Time of Flight-Secondary Ion Mass Spectrometry (TOF-SIMS) provides molecular information with high spatial resolution, making it well suited for imaging the distribution of individual organic molecules. However, most of the applications are limited to low molecular weight ions. Unfortunately, many compounds lack characteristic peaks in the low mass range. In the low mass range, the major peak of PEG (polyethylene glycol) appears at m/z 45, but this ion can also come from any compound containing the C2H5O+ group. In this research, PEG retained in the cross-section of ink-printed paper was studied. The distribution of PEG in the cross-section of two different kinds of paper was examined by imaging high molecular weight ions, which are characteristic peaks for PEG.
SIMS spectra and images were obtained using a 69Ga+ ion source was operated at both 15kV and 25kV. Charge compensation was accomplished with a low energy electron beam. The surface and the cross-section of the unprinted and printed paper were analyzed. Both high mass resolution spectra and high spatial resolution images were obtained.
The spectra in the mass range m/z 400-600 obtained from the cross-sections, both non-printed and printed smooth paper, are compared in Figure 1.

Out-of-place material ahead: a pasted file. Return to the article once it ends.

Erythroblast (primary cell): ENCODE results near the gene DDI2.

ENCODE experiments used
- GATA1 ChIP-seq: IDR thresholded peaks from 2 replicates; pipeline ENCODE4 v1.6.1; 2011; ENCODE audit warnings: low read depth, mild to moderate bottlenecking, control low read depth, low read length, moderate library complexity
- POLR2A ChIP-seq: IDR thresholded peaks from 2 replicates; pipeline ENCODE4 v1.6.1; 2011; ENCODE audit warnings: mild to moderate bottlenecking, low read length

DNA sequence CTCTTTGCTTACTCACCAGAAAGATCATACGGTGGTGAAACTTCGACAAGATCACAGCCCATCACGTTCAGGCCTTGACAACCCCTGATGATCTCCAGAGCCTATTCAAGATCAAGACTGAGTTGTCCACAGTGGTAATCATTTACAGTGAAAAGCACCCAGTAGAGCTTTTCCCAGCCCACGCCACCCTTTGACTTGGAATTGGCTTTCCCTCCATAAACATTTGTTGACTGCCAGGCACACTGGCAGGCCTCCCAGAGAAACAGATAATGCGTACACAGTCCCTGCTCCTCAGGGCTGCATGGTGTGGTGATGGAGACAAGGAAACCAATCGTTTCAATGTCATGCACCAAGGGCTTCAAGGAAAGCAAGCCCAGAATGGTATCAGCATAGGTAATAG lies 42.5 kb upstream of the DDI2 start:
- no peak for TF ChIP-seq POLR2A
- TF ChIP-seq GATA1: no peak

Three series of peaks with an interval of 44Da (labeled as “*”, “o” and “+”, in the spectra) are observed in the mass range above m/z 400 in the spectra of the printed paper only.
Based on the unique repeat unit mass of 44Da ([CH2CH2O-]n), it can be concluded unambiguously that these peaks correspond to PEG. Similarly, PEG peaks were also detected on the cross-section of the printed rough paper. This suggests that PEG is a component of the ink and that PEG in the ink penetrates the surface and migrates to the interior of the printed paper.
To examine the distribution of PEG in the cross-section of the printed paper, a group of PEG characteristic peaks in the high mass range (m/z 443, 457, 473, 487, 501, 517 and 531) were imaged. The images obtained from the cross-sections of the smooth and the rough paper are compared in Figures 2A and 2B. The result shows that PEG is enriched at the top half of the rough paper, while it is distributed more homogeneously in the smooth paper. The surfaces of the non-printed paper and the printed paper were also examined. Again, PEG peaks were only observed in the surface of the printed paper. This work demonstrates the capability of TOF-SIMS for determining the spatial distribution of organic polymers in insulating samples.
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